Despite these developments, there is an argument to be made for taking the vote to the people, by means of an election. An early dissolution of Parliament and snap General Elections go against the Constitution and Provincial Council elections will only be a futile exercise with little impact on the deadlock in national politics.
The only practical solution would be to hold a Presidential election, that is permitted by the Constitution any time after January 2019. When President Sirisena appointed Rajapaksa as his Prime Minister, one of his main conditions was that the Rajapaksa group must extend their unequivocal support to Sirisena to help him secure the Presidential candidacy of the UPFA/SLPP alliance. The ink is barely dry on this agreement, and it is time Sirisena steps up as the Presidential candidate of the UPFA/SLPP alliance and seeks a fresh mandate from the people for his course of action. The Rajapaksa group seems confident of their ability to perform electoral miracles and have already begun a widespread social media campaign, under the theme #LetMeVote, to mobilize masses for elections.
A Sirisena win at the next Presidential election will decisively end the political career of Ranil Wickremesinghe and the UNP will be forced to appoint a new leader – a favourable outcome from Sirisena’s standpoint. The defeated UNP will have little political stamina to challenge Sirisena’s actions and the President will be able to continue with the current Parliament, with his chosen Prime Minister. That will also give him the option of continuing with the current Parliament until mid-2020and to call for a General Election from a much stronger position then, minus any constitutional impediment.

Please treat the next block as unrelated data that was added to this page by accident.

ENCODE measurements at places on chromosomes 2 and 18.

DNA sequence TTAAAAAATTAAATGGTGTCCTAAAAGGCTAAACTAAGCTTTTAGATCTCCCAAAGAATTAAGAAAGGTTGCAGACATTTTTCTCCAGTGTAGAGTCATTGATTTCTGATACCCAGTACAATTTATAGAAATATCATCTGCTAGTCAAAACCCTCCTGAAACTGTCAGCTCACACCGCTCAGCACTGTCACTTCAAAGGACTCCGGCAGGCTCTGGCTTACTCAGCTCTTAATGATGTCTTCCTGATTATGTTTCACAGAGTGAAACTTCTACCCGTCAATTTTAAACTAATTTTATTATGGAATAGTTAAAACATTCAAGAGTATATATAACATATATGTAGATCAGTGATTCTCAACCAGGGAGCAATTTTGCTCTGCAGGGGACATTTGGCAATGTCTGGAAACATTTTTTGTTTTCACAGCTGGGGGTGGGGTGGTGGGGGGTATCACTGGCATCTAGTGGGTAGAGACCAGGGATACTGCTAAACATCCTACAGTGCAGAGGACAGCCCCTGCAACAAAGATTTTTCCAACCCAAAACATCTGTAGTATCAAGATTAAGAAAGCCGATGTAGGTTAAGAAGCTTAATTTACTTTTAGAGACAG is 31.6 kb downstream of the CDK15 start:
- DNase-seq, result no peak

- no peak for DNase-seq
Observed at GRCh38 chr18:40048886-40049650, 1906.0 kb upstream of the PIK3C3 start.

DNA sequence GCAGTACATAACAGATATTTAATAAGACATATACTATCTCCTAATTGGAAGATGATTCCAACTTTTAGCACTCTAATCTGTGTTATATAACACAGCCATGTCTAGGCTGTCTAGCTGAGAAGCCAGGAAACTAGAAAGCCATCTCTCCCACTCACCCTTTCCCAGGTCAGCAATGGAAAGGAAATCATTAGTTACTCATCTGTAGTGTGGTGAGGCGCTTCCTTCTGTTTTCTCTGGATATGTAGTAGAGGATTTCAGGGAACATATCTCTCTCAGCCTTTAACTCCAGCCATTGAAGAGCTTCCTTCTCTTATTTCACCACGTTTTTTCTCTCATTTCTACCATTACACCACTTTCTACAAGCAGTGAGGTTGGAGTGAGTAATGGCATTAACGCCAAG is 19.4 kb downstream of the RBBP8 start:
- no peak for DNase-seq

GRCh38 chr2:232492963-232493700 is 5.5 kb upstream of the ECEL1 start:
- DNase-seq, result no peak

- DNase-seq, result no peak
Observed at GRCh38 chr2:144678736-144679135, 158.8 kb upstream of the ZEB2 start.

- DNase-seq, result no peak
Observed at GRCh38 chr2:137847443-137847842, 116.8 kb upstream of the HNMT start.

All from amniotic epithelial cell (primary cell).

In the event that Sirisena is defeated, he current deadlock will be broken, as the UNP candidate will be able to work constructively with the legislature, in which the UNP-friendly alliance already commands a majority.
Either way, a Presidential election in January is the easiest way to end the current political deadlock, without breaching provisions of the Constitution and without affecting the state machinery for any longer at a great cost to the economy. It is also a common strategy that all political parties, including the ones supporting the no-confidence motion against Mahinda Rajapaksa, can agree upon. In the end, it is the people’s will that must be upheld and the public must be encouraged to exercise their franchise to end the most intense political power struggle that Sri Lanka has seen in its post-independence history.
*Rasika Jayakody is the former Editor of Daily News and the former Editor-in-Chief of Asian Mirror. He may be contacted at firstname.lastname@example.org